Remember chocolate-covered cherries?
Millions of Americans came to love the fruity confection made popular by one of Chattanooga's iconic 20th-century businesses: Brock Candy Co.
At one time, the Brock Candy Co. factory here covered a whole city block on Chestnut Street at roughly the site of the modern-day Chattanooga Convention Center parking garage.
In the Chattanooga plant's heyday, 500 workers were said to have made 200,000 pounds of candy a day — that's 100 tons.
This photo, taken inside the Brock Candy plant in 1952, shows a display rack with a collection of Brock goodies including chocolate-covered cherries, mints, nut rolls and chocolate drops.
The image is part of a collection of photographs at ChattanoogaHistory.com traced to EPB, Chattanooga's power utility. The website, which features vintage photos of the city, is curated by local history enthusiast Sam Hall.
According to Chattanooga Times newspaper archives, the Brock Candy Co. dates to 1909, when a former tobacco salesman, William E. Brock Sr. bought out his partners in a small Chattanooga candy business and renamed the company after himself.
Launched by history enthusiast Sam Hall in 2014, ChattanoogaHistory.com is maintained to present historical images in the highest resolution available.
If you have photo negatives, glass plate negatives, or original non‐digital prints taken in the Chattanooga area, contact Sam Hall for information on how they may qualify to be digitized and preserved at no charge.
Besides being one of Chattanooga's leading businessmen, Brock, a Democrat, was also a United States senator. He died in 1950.
Two decades later, his grandson, William E. "Bill" Brock III, was also elected to the U.S. Senate from Tennessee, as a Republican.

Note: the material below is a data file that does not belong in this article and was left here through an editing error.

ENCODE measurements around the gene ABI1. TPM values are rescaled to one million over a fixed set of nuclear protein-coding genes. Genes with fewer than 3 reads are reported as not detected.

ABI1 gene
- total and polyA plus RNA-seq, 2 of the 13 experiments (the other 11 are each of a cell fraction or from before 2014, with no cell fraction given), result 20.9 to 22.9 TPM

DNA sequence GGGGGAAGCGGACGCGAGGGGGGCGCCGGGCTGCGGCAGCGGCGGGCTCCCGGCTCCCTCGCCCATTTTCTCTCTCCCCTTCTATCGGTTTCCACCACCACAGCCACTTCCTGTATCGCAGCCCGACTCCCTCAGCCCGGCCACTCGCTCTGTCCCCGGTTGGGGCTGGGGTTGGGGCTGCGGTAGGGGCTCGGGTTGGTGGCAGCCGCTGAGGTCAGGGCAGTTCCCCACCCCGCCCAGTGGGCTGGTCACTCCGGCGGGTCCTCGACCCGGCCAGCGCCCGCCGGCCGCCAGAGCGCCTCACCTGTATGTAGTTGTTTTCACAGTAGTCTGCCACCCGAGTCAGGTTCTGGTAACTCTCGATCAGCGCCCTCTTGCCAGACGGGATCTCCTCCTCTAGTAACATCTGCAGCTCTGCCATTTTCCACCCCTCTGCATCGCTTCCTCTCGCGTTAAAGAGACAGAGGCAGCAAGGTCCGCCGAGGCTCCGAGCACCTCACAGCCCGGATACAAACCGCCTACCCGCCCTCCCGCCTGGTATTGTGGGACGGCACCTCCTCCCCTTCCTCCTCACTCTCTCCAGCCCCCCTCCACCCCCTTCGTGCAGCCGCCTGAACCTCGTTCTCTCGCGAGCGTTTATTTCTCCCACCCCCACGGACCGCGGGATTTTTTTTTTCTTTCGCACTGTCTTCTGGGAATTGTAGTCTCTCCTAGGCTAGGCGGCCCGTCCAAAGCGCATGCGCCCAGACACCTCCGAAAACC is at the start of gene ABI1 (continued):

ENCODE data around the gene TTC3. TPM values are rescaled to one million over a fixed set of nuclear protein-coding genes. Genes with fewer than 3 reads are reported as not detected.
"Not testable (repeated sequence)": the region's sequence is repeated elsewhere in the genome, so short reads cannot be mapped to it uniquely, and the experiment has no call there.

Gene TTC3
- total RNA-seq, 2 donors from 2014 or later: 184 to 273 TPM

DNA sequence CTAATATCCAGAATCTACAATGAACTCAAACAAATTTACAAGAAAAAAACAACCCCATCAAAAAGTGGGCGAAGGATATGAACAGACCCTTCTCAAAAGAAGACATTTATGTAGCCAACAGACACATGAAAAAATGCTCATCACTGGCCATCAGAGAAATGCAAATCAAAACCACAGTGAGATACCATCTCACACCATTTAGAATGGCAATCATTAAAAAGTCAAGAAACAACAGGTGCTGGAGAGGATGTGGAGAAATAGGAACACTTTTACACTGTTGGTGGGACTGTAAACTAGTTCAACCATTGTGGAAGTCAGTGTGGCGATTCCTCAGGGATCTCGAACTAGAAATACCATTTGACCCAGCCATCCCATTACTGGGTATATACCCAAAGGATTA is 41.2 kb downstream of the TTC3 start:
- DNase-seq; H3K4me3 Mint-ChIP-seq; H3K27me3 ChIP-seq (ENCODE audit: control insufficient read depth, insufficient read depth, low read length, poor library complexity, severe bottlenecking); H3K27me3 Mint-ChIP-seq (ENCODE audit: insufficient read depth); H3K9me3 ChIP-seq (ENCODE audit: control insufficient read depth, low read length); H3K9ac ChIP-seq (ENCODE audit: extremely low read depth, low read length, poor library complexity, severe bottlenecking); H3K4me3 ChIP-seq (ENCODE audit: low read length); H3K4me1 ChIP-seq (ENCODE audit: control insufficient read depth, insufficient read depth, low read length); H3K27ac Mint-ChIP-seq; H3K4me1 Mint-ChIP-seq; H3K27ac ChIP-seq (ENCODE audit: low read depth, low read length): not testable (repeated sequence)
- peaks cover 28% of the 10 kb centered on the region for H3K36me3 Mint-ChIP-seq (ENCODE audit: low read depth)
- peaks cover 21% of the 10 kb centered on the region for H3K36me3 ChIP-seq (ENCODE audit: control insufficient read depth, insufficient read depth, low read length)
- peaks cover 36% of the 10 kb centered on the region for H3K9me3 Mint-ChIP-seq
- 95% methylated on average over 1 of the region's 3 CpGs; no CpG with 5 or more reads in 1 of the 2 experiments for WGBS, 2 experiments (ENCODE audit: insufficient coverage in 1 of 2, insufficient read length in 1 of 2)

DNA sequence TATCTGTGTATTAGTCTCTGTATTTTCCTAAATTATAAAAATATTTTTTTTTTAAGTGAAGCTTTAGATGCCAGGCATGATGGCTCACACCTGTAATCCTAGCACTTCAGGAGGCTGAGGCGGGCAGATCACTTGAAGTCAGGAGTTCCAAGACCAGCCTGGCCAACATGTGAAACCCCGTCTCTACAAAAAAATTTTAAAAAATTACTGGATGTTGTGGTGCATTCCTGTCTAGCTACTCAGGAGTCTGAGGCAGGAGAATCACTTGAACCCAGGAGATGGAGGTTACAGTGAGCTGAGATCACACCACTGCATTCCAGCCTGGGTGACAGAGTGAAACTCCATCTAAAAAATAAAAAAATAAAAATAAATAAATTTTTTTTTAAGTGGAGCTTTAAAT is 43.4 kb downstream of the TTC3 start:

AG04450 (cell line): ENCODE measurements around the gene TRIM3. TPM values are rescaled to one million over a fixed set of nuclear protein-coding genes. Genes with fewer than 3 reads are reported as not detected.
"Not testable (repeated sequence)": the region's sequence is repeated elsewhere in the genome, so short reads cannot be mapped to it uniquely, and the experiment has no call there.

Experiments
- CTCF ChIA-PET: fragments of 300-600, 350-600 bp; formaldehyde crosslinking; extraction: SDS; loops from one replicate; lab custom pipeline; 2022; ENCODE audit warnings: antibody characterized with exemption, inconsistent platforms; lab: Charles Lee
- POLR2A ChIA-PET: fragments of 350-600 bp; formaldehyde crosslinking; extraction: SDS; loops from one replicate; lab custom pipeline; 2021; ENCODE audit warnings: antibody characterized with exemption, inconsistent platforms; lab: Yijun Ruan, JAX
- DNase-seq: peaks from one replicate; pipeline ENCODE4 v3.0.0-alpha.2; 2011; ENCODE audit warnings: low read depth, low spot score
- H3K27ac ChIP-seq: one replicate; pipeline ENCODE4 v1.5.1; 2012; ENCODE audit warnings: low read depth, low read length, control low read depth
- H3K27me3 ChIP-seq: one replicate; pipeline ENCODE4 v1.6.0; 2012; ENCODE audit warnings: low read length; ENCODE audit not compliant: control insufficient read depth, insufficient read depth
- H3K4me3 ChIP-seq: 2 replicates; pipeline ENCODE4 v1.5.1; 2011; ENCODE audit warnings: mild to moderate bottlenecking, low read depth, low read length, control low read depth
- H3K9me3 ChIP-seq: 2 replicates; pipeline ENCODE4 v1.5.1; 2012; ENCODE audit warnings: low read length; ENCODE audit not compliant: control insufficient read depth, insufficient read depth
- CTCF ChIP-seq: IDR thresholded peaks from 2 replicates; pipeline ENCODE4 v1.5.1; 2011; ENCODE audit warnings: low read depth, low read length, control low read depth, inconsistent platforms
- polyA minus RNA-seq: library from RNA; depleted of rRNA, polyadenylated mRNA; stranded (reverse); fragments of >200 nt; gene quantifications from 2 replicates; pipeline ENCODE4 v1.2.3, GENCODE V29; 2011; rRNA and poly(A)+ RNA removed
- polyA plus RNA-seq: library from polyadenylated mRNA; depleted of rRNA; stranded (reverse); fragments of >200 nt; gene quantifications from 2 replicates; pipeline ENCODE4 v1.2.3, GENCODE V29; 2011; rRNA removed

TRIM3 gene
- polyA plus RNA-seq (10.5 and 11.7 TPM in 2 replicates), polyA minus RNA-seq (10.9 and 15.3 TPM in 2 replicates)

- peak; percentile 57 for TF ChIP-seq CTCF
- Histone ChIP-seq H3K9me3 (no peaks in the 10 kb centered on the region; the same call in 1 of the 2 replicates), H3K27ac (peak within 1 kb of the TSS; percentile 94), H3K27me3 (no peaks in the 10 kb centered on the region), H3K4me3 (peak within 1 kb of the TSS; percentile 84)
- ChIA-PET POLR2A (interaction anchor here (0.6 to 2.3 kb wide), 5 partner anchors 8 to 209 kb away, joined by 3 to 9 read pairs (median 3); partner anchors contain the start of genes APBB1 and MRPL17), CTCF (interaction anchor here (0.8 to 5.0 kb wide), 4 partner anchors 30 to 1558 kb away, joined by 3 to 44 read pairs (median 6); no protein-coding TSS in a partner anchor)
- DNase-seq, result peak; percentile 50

By the middle of the 20th century the candy company had 60 salesmen and brokers and distributed its products in 48 states, according to newspaper reports. It was said to be the largest candy manufacturer in the South.
On the company's 50th anniversary in 1959, the Chattanooga Times editorial page wrote: "We suppose that all the peanuts the Brock Candy Co. has used in 50 years would pebble a highway to the moon and back."
In the early 1960s, the company purchased a 30-acre tract in the Shallowford Industrial District for its warehouse and distribution operations. In 1976, the downtown manufacturing operation was moved there, as well.
According to a company history on the Tennessee Encyclopedia website, Brock-made chocolate-covered cherries emerged as a favorite Christmas gift in the 1930s. In the 1980s, the company made its first gummy bears and gummy worms.
In 1994 the company was sold to the E.J. Brach Corp. for $140 million. The Jersey Pike candy plant closed for good in 2014.
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Contact Mark Kennedy at mkennedy@timefreepress com.